Giant Electromagnet Ends Its Month-Long Move

A truck hauls the strange cargo in the early morning on Wednesday, July 24, 2013, through the suburbs of Chicago. (Image credit: Fermilab/Reidar Hahn)

After more than a month of traveling over land and sea, a huge doughnut-shaped electromagnet has crossed the finish line of its 3,200-mile (5,000 kilometers) haul from New York to Illinois.

Since the end of June, the massive magnet had been moving at a creeping pace to get to its new home at Fermi National Accelerator Laboratory, or Fermilab, in Batavia, a suburb of Chicago. As the centerpiece of a future physics experiment called Muon g-2 (pronounced "gee minus two"), the magnet will be used to capture and store muons, rare subatomic particles that exist for just 2.2 millionths of a second.  

From its original location, at Brookhaven National Lab on Long Island, the 50-foot-wide (15 meters) piece of machinery had to be trucked and loaded carefully onto a barge, which carried it down the Atlantic coast, around the tip of Florida, across the Gulf of Mexico, and into the mouth of the Mississippi River, pushed along by tugboat. [See Photos from the Magnet's Long Voyage]

Last weekend, the strange cargo reached a port in Lemont, Ill., along the Des Plaines River, where it was again met by a specially outfitted truck. After three slow, police-escorted nighttime drives, the magnet finally entered the gates of Fermilab in the wee hours of Friday morning (July 26). The lab will hold a public celebration Friday afternoon to greet the gargantuan particle-capturing ring.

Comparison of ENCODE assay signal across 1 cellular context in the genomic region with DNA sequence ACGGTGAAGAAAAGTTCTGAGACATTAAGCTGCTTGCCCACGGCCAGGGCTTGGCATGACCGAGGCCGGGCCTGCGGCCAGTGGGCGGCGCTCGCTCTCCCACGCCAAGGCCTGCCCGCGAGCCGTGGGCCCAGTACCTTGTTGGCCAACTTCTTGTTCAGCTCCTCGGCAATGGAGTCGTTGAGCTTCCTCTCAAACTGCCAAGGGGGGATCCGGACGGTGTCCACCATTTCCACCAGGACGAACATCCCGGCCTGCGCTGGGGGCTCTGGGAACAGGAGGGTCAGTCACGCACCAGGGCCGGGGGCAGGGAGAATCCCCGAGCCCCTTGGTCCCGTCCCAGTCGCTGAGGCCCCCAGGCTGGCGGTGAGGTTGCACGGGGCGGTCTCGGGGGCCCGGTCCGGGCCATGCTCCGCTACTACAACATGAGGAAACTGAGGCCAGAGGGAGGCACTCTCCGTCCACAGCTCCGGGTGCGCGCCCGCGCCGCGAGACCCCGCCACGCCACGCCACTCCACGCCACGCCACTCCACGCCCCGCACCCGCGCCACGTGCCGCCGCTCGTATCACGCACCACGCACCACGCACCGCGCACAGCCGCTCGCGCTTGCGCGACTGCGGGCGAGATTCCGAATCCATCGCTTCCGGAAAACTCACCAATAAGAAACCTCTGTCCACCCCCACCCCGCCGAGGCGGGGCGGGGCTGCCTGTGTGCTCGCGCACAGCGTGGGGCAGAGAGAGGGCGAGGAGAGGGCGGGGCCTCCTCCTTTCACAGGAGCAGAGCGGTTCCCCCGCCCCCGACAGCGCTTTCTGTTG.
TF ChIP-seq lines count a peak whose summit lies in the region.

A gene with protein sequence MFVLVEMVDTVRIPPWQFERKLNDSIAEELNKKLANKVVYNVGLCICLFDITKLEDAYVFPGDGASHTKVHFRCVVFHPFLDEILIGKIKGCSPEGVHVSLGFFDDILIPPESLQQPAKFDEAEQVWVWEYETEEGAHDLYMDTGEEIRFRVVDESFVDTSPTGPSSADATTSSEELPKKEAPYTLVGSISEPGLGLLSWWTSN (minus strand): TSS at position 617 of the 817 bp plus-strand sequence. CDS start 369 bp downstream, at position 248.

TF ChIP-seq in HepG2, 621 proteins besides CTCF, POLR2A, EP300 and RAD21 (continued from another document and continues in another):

The journey was slow and circuitous as the slightest tilt or twist could irreparably damage the complex wiring inside the 15-ton (13.6-tonne) magnet. The trip was estimated to have cost $3 million, but officials have said it would have cost 10 times more to build a new magnet at Fermilab.

Previous experiments at Brookhaven hinted that muons did not behave as predicted by the reigning theory of particle physics, the Standard Model. Scientists hope to get more precise data on these exotic particles using a powerful Fermilab accelerator that can generate a more intense and pure beam of muons.

The Muon g-2 experiment is scheduled to start in 2016 and will involve 26 institutions around the world.

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Megan Gannon
Live Science Contributor
Megan has been writing for Live Science and since 2012. Her interests range from archaeology to space exploration, and she has a bachelor's degree in English and art history from New York University. Megan spent two years as a reporter on the national desk at NewsCore. She has watched dinosaur auctions, witnessed rocket launches, licked ancient pottery sherds in Cyprus and flown in zero gravity. Follow her on Twitter and Google+.